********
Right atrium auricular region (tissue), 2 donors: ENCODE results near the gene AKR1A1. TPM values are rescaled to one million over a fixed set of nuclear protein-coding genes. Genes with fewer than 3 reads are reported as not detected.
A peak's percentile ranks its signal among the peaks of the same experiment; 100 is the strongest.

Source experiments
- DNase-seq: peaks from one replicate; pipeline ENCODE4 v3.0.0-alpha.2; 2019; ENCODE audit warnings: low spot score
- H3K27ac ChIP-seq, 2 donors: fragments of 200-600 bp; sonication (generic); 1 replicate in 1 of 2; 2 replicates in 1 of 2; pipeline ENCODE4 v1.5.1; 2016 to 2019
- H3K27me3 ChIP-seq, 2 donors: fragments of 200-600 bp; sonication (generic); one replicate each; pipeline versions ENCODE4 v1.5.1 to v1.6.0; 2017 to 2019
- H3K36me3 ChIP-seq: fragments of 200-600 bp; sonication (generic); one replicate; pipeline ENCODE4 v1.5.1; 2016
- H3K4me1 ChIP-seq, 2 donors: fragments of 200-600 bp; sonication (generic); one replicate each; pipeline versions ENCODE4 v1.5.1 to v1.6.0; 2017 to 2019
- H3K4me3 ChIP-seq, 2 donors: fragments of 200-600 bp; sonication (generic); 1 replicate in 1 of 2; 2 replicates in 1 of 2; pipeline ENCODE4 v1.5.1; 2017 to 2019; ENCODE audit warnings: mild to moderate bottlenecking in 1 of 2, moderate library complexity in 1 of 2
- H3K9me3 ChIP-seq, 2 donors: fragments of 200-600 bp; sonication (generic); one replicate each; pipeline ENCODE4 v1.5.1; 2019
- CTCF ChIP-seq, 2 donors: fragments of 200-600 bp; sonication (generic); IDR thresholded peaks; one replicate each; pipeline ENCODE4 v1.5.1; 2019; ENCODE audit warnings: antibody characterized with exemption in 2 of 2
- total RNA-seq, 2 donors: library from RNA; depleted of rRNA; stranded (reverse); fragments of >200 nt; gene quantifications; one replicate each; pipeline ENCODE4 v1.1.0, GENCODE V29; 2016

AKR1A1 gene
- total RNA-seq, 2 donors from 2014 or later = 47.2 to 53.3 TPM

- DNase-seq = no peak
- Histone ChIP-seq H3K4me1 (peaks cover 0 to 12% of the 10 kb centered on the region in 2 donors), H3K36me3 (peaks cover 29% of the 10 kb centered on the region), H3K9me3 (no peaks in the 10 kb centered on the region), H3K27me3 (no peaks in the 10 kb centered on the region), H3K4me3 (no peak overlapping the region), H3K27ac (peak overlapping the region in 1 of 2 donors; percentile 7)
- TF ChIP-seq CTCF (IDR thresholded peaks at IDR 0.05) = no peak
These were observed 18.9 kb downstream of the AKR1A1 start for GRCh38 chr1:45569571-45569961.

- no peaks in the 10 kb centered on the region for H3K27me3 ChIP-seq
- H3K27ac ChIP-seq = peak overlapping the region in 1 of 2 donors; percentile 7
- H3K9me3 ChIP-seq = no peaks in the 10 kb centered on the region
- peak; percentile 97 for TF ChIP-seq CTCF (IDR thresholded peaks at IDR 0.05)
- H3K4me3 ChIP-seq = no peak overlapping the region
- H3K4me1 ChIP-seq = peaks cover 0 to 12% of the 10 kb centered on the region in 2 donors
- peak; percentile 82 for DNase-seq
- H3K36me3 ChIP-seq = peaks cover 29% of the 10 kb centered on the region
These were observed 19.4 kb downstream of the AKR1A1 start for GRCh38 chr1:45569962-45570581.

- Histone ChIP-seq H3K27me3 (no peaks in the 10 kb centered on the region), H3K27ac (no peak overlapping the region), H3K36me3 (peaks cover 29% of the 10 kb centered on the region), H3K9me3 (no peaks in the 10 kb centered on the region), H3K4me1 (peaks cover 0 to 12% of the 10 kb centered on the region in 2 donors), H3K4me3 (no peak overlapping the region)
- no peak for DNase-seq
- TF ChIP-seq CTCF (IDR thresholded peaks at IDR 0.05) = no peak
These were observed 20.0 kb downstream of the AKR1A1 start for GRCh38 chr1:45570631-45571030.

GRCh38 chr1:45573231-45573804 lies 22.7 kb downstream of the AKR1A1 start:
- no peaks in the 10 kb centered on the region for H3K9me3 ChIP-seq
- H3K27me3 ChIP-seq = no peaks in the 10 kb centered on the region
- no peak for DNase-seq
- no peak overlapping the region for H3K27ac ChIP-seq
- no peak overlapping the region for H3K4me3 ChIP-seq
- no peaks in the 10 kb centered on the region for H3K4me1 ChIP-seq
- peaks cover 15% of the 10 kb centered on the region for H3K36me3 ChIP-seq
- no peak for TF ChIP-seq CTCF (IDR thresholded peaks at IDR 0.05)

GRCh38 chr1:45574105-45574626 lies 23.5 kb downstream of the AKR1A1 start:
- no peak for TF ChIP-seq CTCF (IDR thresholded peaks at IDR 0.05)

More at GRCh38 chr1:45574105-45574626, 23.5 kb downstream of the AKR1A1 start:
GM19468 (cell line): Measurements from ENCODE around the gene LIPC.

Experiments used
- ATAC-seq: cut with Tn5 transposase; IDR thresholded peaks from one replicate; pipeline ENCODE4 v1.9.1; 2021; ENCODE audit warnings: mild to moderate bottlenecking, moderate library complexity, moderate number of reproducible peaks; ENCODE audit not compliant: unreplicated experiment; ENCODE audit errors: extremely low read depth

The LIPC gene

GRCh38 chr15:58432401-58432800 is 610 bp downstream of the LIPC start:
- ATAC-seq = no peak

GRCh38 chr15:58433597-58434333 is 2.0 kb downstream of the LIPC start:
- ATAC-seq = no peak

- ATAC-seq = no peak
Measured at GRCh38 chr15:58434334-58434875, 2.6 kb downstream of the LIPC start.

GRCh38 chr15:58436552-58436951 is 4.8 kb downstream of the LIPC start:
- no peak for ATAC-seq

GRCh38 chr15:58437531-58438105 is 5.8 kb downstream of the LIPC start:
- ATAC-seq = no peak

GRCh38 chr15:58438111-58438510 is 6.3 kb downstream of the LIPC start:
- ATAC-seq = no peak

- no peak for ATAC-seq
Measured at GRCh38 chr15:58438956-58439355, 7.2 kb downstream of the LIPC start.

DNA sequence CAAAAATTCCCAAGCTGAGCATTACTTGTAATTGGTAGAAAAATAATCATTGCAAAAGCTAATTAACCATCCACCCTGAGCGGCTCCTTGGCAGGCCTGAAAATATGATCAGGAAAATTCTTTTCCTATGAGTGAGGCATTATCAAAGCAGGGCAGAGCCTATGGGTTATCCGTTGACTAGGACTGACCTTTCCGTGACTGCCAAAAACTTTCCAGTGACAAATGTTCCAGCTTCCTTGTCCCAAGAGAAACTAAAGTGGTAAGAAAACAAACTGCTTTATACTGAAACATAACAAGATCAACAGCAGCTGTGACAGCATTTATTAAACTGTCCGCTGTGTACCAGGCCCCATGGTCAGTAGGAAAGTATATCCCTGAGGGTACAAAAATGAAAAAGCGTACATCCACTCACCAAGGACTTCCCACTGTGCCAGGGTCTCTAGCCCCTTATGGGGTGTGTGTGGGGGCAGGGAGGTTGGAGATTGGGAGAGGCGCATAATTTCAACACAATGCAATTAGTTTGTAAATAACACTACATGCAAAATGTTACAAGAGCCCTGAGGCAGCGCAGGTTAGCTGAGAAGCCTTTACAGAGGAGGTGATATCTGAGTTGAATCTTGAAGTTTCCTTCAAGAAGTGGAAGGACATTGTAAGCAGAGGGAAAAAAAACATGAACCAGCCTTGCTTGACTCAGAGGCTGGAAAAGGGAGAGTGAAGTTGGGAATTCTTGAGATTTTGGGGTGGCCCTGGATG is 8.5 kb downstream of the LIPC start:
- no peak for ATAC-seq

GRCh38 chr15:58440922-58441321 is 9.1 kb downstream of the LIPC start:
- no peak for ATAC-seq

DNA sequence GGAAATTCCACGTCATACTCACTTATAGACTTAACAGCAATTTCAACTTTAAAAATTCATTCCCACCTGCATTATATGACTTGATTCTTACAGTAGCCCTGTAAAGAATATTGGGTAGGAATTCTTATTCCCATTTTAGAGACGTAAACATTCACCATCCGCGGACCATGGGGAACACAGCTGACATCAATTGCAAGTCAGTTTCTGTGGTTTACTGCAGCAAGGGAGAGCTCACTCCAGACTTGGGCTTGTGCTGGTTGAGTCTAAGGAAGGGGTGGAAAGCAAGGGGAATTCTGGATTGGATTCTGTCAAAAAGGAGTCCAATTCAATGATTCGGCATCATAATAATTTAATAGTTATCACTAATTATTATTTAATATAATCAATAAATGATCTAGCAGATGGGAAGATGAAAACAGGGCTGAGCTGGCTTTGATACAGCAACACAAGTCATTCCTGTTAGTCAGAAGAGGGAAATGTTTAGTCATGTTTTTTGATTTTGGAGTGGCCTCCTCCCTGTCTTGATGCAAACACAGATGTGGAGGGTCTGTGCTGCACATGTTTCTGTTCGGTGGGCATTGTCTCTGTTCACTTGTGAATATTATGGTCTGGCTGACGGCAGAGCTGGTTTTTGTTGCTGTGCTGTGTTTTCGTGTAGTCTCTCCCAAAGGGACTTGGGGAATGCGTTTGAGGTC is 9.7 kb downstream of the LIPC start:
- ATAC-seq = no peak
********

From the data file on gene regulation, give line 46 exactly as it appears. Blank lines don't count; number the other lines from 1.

- ATAC-seq: cut with Tn5 transposase; IDR thresholded peaks from one replicate; pipeline ENCODE4 v1.9.1; 2021; ENCODE audit warnings: mild to moderate bottlenecking, moderate library complexity, moderate number of reproducible peaks; ENCODE audit not compliant: unreplicated experiment; ENCODE audit errors: extremely low read depth